CHICAGO (Reuters) - Vice President Joseph Biden on Tuesday tapped into his own medical history to lead a big fundraiser for researching a cure for epilepsy, which he called “a terrible lightning storm in the brain.”
Biden and former White House colleague David Axelrod, whose daughter Lauren lives with epilepsy, headlined the event that raised about $800,000 for research. Chicago Mayor Rahm Emanuel and Illinois Governor Pat Quinn also attended.
Epilepsy is a brain disorder affecting more than 2 million Americans, including about 325,000 children under 15. It is characterized by seizures tied to abnormal electrical signals in the brain that have been traced to a variety of causes.
Speaking before 850 people in a downtown ballroom, Biden praised researchers in a “fight that will keep growing until finally we cure this horrible affliction.”
Biden suffered an aneurysm that nearly killed him in 1988. He grappled with the effects of two seizures and seven months of hospitalization. His treatment included anti-seizure drugs, which Biden described as “numbing.”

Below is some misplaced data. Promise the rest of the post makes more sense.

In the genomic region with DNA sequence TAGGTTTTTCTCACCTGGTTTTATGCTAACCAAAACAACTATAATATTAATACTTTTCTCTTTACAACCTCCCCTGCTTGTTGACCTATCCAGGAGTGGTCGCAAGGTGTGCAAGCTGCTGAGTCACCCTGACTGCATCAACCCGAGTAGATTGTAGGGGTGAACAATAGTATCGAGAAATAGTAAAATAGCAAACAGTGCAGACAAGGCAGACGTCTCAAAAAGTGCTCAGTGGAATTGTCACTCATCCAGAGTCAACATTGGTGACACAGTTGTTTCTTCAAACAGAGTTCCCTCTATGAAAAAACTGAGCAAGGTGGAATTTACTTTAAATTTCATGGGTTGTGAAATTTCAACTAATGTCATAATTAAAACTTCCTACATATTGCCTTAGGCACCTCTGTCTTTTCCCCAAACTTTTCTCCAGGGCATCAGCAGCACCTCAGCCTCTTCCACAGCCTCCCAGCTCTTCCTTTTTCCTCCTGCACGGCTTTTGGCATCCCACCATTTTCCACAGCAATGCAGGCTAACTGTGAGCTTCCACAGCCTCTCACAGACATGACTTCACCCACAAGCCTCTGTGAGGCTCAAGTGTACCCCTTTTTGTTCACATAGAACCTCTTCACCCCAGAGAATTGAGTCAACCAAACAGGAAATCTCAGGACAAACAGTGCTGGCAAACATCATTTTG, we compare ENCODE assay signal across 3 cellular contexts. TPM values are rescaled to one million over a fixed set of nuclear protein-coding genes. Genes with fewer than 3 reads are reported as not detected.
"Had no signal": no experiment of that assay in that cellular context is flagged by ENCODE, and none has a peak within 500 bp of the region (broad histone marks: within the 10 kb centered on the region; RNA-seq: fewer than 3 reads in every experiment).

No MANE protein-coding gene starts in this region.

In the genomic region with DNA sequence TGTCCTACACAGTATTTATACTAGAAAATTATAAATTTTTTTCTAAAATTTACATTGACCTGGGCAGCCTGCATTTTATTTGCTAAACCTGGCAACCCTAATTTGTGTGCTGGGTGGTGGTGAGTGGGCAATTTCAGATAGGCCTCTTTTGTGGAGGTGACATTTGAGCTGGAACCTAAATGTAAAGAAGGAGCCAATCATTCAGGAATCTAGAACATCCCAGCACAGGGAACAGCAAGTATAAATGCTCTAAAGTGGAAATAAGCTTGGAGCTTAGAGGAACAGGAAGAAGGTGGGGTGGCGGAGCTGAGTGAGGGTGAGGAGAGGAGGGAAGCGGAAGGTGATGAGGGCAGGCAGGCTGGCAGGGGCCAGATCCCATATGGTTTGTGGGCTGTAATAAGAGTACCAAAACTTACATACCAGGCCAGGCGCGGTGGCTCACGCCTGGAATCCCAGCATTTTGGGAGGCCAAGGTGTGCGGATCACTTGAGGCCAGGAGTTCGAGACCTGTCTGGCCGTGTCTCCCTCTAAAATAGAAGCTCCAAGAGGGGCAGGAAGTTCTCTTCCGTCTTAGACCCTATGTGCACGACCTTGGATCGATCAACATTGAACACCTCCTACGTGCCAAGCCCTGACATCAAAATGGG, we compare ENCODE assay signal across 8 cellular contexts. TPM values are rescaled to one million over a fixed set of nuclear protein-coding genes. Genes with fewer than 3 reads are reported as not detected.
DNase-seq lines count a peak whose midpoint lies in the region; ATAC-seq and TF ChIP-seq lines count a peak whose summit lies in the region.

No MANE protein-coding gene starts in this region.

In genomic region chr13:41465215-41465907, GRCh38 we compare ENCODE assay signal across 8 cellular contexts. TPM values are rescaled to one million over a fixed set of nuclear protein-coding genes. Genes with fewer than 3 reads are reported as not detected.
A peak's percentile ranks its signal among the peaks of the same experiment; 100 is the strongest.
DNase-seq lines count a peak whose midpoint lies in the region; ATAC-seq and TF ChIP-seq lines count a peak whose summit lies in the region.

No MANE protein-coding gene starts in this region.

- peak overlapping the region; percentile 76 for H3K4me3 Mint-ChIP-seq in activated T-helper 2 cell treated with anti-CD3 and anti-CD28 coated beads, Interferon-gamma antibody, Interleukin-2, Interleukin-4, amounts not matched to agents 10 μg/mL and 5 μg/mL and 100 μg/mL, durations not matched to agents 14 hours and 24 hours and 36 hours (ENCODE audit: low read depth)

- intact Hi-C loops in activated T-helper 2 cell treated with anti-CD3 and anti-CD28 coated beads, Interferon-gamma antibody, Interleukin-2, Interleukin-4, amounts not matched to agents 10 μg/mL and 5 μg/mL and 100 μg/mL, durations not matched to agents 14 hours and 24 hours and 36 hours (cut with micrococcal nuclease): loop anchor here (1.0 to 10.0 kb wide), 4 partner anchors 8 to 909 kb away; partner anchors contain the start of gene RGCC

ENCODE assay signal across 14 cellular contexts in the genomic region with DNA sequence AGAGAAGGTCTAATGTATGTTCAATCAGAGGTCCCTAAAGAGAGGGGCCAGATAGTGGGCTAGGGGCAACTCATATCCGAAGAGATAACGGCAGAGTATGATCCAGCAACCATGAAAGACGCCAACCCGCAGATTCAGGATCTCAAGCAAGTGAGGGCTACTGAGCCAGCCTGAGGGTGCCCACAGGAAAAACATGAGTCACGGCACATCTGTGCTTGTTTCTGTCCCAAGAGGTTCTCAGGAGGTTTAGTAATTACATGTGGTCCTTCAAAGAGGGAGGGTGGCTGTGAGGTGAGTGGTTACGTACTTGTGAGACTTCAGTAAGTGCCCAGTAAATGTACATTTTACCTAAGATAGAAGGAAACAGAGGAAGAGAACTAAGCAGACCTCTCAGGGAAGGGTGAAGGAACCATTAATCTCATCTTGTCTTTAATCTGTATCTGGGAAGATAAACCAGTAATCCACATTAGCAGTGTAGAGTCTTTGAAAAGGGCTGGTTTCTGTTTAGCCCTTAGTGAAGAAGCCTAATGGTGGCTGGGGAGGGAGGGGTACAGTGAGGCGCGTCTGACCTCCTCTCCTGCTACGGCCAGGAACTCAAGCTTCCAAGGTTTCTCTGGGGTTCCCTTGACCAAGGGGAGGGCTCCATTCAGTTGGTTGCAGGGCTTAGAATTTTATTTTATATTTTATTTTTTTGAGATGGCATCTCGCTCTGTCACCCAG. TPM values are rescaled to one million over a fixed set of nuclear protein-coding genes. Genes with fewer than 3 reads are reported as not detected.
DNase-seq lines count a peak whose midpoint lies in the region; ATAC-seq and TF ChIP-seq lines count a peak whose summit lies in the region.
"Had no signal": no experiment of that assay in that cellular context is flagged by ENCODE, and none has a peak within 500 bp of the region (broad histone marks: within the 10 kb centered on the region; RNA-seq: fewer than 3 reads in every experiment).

“It’s amazing what we don’t know about how the brain functions,” Biden said. “For the first time in human history, significant resources and human capital are being applied to unlock how to catch that lightning.”
Biden said a cure for epilepsy should also unlock secrets to treat autism, Parkinson’s disease and Alzheimer’s disease.
The event raised funds for Citizens United for Research in Epilepsy, or CURE, an organization chaired by Susan Axelrod, wife of the former White House senior adviser.
“There is no lonelier feeling — and many of you have experienced it — when you know your child has a chronic illness which can’t be controlled,” said David Axelrod, who introduced Biden.
“That is how Susan and I felt hearing our baby crying out in terror in the middle of the night, before slipping into ... seizures.”
Editing by Peter Bohan